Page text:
Braces – they’re not just for kids any longer. These days, people in every age group want their teeth to look their best. If you’re an adult who never got the braces or dental treatment that you needed as a youngster, or if you’ve struggled as an adult with teeth that are misaligned, is it too late for you to get braces? San Diego family dentist Jonathan Fung says, “The short answer is ‘no.’”
Dr. Fung explains, “There are a couple of caveats to this though. Firstly, the older that you are, the slower that your bone tends to remodel so braces will tend to work a bit less efficiently as one ages. Secondly, if you have had radiation therapy in the jaw or are taking bisphosphonates, braces probably will have a diminished effect due to the slower healing nature of the bone that’s affected. Beyond that, there are very few contraindications to orthodontic treatment throughout life.”
Some adults were never provided any treatment as children for problems like crowded or crooked teeth, overbites, underbites, incorrect jaw positioning, or jaw joint disorders. Left untreated over time, these conditions inevitably lead to gum disease, tooth decay, headaches, ear aches, and even problems with biting, chewing, and speaking. For many adults, braces are the solution.
Believe it or not, about a million adults in the United States now wear braces. Braces can align and straighten your teeth, improve your smile, boost your self-confidence, and even make dental hygiene easier. But before you make the decision to go for braces, you’ll want to consult with your family dentist regarding your treatment options, and you’ll want the answers to these questions:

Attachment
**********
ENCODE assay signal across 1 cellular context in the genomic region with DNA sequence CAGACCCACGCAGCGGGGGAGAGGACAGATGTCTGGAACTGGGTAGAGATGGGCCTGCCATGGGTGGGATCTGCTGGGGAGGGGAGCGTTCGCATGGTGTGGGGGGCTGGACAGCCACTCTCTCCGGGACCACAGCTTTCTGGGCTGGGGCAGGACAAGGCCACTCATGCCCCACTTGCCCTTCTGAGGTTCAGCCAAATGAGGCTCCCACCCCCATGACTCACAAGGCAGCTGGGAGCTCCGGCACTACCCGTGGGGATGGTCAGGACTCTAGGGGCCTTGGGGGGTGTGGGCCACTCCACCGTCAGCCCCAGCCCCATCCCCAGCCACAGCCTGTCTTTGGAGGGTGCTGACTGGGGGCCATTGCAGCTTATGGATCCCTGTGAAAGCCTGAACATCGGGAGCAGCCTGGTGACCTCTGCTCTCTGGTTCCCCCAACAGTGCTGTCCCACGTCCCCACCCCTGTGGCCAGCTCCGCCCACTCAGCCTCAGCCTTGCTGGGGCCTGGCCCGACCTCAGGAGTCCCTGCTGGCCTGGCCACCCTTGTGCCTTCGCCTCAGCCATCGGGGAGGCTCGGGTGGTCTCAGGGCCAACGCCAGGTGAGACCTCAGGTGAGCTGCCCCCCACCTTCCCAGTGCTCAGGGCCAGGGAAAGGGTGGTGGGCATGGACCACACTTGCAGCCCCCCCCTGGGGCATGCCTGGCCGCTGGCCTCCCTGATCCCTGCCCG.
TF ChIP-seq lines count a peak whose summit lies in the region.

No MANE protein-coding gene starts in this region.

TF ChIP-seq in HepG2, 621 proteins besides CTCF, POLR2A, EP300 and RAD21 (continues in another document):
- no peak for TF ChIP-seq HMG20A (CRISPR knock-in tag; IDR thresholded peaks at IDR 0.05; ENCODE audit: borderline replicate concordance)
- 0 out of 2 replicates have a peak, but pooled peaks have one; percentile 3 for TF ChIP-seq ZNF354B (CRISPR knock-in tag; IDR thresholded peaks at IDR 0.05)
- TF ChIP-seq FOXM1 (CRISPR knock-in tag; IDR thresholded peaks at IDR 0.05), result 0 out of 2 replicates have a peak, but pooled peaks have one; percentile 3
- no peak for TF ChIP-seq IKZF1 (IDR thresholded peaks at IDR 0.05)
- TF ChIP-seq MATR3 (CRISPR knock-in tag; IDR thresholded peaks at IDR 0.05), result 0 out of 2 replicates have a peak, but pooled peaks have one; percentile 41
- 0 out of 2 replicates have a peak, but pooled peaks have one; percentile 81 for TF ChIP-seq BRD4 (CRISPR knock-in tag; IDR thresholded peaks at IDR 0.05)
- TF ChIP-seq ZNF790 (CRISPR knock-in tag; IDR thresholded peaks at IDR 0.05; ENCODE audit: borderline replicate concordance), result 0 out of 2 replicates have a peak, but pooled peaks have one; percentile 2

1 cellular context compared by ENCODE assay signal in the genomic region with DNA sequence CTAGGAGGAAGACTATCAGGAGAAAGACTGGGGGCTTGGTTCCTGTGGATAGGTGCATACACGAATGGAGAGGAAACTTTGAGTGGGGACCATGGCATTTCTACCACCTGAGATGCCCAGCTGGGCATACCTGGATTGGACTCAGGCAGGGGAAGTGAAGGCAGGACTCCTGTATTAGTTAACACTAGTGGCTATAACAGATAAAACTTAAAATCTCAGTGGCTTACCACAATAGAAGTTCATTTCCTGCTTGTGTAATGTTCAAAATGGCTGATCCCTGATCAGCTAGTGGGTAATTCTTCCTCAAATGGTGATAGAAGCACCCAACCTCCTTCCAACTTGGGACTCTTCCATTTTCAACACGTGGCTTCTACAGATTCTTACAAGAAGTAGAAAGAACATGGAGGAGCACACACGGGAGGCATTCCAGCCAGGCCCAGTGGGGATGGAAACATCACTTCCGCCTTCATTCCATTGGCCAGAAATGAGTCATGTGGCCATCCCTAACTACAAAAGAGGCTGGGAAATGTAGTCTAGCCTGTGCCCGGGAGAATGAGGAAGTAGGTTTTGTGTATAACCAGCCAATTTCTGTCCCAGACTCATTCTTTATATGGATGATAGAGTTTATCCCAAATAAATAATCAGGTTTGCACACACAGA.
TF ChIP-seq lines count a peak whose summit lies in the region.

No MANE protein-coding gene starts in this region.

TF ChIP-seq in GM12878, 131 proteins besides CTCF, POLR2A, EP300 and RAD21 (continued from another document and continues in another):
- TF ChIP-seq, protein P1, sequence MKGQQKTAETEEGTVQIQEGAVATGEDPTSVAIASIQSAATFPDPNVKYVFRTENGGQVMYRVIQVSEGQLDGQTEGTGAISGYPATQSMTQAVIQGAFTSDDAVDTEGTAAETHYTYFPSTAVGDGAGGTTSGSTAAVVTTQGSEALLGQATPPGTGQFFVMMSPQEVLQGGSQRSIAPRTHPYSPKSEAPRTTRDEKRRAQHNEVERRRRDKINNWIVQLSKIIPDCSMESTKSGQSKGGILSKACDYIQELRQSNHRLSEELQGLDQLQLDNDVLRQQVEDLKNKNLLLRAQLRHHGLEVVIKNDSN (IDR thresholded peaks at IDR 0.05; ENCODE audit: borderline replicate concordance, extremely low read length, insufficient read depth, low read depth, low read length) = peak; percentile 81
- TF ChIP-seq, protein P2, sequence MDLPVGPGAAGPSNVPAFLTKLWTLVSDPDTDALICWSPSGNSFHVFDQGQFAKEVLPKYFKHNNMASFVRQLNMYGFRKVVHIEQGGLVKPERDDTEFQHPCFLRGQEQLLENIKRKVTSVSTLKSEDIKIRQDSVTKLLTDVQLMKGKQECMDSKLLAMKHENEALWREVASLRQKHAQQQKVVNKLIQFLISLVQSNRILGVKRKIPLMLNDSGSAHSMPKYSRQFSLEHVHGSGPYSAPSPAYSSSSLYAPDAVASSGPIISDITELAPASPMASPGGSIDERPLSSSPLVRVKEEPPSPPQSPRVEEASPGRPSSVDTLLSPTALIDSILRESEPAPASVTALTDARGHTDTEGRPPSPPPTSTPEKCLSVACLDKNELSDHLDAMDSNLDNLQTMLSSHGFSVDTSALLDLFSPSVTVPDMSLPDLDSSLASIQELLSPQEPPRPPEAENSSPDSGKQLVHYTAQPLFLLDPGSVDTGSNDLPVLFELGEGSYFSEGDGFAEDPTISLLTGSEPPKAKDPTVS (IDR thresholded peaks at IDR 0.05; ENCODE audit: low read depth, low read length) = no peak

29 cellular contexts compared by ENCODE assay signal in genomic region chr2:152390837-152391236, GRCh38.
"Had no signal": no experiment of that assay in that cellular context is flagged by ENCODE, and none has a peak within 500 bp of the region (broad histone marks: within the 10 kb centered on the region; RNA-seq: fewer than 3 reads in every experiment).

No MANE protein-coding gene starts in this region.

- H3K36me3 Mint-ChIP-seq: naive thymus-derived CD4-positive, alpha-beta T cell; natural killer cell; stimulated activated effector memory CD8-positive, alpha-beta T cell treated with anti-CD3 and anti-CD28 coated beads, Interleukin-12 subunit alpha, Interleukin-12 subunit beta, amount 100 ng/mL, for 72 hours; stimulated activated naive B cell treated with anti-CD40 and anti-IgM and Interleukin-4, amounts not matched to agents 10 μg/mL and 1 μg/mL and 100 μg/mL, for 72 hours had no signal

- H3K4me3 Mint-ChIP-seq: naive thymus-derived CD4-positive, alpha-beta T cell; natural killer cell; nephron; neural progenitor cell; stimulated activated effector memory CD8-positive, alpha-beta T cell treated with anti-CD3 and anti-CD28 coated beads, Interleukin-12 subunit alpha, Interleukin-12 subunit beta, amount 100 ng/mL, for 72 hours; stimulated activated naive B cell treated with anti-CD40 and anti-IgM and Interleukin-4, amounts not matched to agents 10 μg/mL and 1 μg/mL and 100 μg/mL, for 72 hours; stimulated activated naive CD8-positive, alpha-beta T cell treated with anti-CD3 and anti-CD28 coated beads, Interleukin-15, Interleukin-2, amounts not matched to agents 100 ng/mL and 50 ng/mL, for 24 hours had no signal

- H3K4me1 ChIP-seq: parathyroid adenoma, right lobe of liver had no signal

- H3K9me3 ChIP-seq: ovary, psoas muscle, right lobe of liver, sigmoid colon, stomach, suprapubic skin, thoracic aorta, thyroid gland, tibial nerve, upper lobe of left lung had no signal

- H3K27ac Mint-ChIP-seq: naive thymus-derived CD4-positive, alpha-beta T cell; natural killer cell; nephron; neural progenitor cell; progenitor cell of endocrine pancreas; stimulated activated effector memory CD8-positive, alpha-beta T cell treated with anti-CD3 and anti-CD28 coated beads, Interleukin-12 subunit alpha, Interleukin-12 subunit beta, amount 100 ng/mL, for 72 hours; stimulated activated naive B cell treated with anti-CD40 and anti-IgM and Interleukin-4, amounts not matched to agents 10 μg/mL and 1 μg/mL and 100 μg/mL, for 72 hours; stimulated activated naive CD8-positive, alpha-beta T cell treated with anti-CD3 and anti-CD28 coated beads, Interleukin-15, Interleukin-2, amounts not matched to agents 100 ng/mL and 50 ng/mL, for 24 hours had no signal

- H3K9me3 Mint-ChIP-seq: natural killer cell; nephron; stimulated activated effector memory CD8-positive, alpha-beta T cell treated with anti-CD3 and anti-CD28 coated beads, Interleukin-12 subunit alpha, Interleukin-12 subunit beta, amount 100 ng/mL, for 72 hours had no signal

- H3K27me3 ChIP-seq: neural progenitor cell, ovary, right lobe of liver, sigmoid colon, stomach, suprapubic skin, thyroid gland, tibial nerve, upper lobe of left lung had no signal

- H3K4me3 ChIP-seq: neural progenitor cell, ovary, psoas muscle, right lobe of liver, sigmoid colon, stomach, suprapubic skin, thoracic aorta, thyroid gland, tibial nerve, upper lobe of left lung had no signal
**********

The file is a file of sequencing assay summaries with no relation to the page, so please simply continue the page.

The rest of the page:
• What type of braces will work best for me?
• How long will I be wearing the braces?
• How do I take care of my teeth while wearing the braces?
• How often will an office visit be required?
• How much will braces cost?
• What payment plans are available?
• Will my insurance cover braces?
• What happens after I stop wearing the braces?
WHAT KINDS OF BRACES ARE AVAILABLE FOR ADULTS?
Many adults may not realize that braces have changed a great deal since they were kids. If the first image of braces that comes to your mind is a teenager with a mouthful of metal, you may not know about the currently available alternatives. Of course, the exact type of treatment and braces that a San Diego family dentist will recommend depends on how your teeth move now and what straightening them will require. The options for most patients include:
1. Conventional braces: You probably know that conventional braces apply gentle pressure to the teeth over time to nudge them into place. Brackets are glued to the teeth and connected with a wire that will need to be tightened every four to six weeks. Every patient is different, so only your dentist can give you a more precise estimate, but most adults who need braces wear them for 18 to 36 months.
2. Ceramic braces: Ceramic braces are a popular option for adults. The brackets are the color of your teeth, so it’s less likely that others will notice. However, ceramic braces are usually somewhat more expensive than conventional metal braces, and it takes a lot of work to maintain their look.
3. Lingual braces: Lingual braces attach to the back of your teeth rather than the front, and their invisibility to others is their main advantage. Lingual braces can be costly and difficult to clean, but they’re nevertheless right for some people.